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Louisville woman who tracked WWII German subs dies at 97

Ninety-seven-year-old Norma Lewis, a World War II veteran profiled on WHAS11, will be buried next week will full military honors and a 21-gun salute.

LOUISVILLE, Ky. — A character of the greatest generation, with a great sense of humor, has died.

Ninety-seven-year-old Norma Lewis, a World War II veteran profiled on WHAS11, will be buried next week will full military honors and a 21-gun salute.

Norma joined the U.S. Navy at the age 21 joining 350,000 other women who signed up after the Japanese bombed Pearl Harbor on Dec. 7, 1941.

At her Louisville home, Norma proudly kept her navy uniform.

In the war, she worked for naval intelligence, tracking German submarines off our coast from Charleston, South Carolina.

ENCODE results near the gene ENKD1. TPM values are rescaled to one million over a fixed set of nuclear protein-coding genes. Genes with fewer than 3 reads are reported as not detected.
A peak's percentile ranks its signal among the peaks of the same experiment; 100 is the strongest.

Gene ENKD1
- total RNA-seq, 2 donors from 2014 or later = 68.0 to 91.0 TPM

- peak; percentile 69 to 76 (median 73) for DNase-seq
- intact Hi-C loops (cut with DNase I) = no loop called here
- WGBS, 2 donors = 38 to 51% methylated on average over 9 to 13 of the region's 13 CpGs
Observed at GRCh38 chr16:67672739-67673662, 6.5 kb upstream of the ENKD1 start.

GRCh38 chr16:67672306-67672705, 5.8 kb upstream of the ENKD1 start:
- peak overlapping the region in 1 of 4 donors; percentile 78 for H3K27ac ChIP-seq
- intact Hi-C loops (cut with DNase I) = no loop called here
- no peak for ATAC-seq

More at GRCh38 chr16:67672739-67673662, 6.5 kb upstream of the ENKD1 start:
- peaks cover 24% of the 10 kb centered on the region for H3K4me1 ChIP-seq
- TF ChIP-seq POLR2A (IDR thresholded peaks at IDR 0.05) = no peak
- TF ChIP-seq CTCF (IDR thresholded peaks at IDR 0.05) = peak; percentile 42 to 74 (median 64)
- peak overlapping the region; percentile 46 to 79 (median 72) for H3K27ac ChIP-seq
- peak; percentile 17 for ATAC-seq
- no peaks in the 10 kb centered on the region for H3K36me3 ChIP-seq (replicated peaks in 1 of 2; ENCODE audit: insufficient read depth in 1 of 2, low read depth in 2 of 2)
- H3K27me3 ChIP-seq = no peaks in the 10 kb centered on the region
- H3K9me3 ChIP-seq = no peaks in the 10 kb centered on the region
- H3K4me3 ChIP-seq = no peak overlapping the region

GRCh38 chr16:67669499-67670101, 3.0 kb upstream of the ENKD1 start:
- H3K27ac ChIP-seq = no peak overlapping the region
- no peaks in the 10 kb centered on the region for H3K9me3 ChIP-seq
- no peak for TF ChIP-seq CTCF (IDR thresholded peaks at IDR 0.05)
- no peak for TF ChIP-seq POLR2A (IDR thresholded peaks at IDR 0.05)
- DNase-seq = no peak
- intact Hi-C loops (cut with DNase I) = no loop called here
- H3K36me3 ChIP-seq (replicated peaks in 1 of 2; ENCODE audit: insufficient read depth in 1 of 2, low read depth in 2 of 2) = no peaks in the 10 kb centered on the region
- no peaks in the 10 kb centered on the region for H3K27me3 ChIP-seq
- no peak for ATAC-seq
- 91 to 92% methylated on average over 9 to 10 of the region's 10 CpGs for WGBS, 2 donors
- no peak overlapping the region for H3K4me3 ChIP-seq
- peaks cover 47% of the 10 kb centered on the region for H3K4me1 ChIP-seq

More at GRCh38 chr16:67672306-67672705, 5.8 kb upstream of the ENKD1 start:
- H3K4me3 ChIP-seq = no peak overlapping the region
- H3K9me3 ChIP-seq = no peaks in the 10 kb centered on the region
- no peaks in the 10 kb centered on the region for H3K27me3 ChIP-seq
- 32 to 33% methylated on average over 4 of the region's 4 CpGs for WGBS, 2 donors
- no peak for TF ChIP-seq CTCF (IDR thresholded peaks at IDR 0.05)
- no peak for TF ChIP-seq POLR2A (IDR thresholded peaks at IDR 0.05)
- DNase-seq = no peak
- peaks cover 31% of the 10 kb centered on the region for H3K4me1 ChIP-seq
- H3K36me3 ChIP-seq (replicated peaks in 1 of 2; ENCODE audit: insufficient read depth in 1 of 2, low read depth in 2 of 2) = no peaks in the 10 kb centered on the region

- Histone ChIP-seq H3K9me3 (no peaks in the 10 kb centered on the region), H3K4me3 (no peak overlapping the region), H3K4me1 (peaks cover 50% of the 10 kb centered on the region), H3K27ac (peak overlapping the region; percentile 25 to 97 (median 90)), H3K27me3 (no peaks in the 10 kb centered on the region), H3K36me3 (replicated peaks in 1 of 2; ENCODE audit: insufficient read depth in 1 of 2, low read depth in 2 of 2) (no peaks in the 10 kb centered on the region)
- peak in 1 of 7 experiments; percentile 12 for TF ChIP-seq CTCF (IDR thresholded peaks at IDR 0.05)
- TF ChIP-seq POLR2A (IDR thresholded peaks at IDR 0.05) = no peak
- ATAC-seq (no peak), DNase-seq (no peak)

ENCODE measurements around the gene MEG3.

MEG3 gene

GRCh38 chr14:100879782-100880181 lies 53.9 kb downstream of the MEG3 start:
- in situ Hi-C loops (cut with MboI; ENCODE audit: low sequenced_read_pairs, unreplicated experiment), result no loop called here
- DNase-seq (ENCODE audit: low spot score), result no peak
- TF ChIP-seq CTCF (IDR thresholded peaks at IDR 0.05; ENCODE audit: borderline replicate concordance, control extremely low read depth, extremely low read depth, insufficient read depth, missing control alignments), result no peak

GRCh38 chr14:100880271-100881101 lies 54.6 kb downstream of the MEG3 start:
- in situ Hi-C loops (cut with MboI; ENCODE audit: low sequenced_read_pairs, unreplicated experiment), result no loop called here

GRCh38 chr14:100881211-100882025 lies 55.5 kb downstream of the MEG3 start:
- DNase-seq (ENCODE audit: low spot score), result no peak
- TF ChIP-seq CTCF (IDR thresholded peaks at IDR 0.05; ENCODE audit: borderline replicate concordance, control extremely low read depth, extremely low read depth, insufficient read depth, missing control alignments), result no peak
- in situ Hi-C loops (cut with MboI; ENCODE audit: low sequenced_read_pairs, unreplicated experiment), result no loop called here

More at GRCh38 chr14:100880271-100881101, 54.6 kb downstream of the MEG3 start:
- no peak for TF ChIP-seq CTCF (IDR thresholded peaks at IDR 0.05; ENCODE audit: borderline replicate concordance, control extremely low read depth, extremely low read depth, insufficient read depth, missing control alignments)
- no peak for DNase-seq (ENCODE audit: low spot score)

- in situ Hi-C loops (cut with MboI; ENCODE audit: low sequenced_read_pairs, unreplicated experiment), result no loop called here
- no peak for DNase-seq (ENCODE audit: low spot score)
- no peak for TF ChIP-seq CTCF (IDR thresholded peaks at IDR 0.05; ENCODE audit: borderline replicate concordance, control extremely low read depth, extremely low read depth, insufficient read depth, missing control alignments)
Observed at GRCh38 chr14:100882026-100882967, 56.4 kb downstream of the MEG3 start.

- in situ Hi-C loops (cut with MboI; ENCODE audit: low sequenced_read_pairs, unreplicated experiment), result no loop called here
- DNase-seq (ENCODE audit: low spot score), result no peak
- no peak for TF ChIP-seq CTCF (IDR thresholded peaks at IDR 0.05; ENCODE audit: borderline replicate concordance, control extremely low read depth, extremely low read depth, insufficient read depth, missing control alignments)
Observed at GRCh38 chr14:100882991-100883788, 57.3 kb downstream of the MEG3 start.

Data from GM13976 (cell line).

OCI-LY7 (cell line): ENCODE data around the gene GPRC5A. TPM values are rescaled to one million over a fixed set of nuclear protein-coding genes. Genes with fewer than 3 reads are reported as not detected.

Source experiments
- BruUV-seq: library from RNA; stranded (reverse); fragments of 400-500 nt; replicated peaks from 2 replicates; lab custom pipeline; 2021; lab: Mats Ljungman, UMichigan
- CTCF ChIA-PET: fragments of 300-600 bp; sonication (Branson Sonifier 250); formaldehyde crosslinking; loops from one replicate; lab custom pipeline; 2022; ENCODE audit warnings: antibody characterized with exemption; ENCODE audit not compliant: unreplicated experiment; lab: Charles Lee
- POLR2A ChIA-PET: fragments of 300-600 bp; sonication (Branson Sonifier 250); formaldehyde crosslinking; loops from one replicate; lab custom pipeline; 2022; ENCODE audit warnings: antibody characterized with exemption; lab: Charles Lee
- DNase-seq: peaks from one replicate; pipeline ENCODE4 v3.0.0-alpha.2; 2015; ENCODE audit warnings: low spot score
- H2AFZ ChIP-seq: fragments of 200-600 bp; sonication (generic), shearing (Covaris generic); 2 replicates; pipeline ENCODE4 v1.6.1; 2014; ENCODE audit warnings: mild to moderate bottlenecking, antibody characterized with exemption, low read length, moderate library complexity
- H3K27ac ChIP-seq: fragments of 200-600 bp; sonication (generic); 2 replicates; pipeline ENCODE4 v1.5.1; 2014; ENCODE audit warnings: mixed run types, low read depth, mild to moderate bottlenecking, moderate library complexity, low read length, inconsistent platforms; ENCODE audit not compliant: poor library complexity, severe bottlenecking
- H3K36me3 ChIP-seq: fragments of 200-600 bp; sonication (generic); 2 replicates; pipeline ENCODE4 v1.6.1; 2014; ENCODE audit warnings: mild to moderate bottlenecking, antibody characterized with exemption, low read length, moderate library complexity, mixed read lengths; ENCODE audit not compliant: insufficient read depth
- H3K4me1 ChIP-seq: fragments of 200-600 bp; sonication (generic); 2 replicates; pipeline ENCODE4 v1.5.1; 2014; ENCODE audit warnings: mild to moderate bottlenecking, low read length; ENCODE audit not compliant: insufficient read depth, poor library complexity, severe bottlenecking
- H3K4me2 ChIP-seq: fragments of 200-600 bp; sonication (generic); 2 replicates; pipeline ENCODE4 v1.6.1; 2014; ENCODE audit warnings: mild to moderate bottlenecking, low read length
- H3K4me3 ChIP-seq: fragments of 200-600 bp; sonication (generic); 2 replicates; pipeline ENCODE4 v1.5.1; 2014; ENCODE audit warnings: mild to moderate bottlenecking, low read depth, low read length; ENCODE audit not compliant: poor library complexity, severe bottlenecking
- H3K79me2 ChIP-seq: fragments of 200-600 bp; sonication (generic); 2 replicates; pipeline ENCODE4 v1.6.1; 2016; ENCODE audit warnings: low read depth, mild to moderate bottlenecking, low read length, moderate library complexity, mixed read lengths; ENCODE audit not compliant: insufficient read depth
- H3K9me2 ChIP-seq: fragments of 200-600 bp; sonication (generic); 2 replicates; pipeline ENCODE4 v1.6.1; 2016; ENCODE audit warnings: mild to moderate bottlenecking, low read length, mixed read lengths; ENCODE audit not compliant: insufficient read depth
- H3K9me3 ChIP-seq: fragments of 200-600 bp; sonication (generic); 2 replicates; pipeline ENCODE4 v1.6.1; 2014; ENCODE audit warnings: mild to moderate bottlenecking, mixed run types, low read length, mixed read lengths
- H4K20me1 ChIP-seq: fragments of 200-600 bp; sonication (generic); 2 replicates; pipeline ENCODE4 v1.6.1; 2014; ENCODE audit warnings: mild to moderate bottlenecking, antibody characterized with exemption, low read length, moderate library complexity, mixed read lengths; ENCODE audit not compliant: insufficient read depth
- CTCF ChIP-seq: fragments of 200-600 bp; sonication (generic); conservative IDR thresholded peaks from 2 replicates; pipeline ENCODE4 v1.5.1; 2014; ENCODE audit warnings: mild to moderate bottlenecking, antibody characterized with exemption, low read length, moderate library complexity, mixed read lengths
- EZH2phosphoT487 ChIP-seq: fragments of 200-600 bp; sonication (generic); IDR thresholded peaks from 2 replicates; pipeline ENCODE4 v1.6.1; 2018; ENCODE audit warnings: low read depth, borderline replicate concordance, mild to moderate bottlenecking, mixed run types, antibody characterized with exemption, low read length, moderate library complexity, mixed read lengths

In 2015 at the age of 93, she told former WHAS11 anchor Rachel Platt, that she even had to keep her navy job secret from her family.

Lewis said, “When my aunt and uncle would ask, “What are you doing?”, I would tell them I was in the kitchen preparing food.”

Norma also appeared on Sunday morning's Mass of The Air from the Archdiocese of Louisville, acting as the sign language interpreter. She volunteered her time, you could say, continuing a life of remarkable service.

Credit: Honor Flight Bluegrass
Norma Lewis (R)

Her visitation is Tuesday Dec. 3 from 4:00 p.m. to 8:00 p.m. at Highland Funeral home across from Bowman Field.

Her funeral mass is the next day at 10 a.m. at the Ursuline Mother's Home on the Sacred Heart Academy campus on Lexington Road.

►Contact reporter Doug Proffitt at dproffitt@whas11.com. Follow him on Twitter (@WHAS11Doug) and Facebook.  

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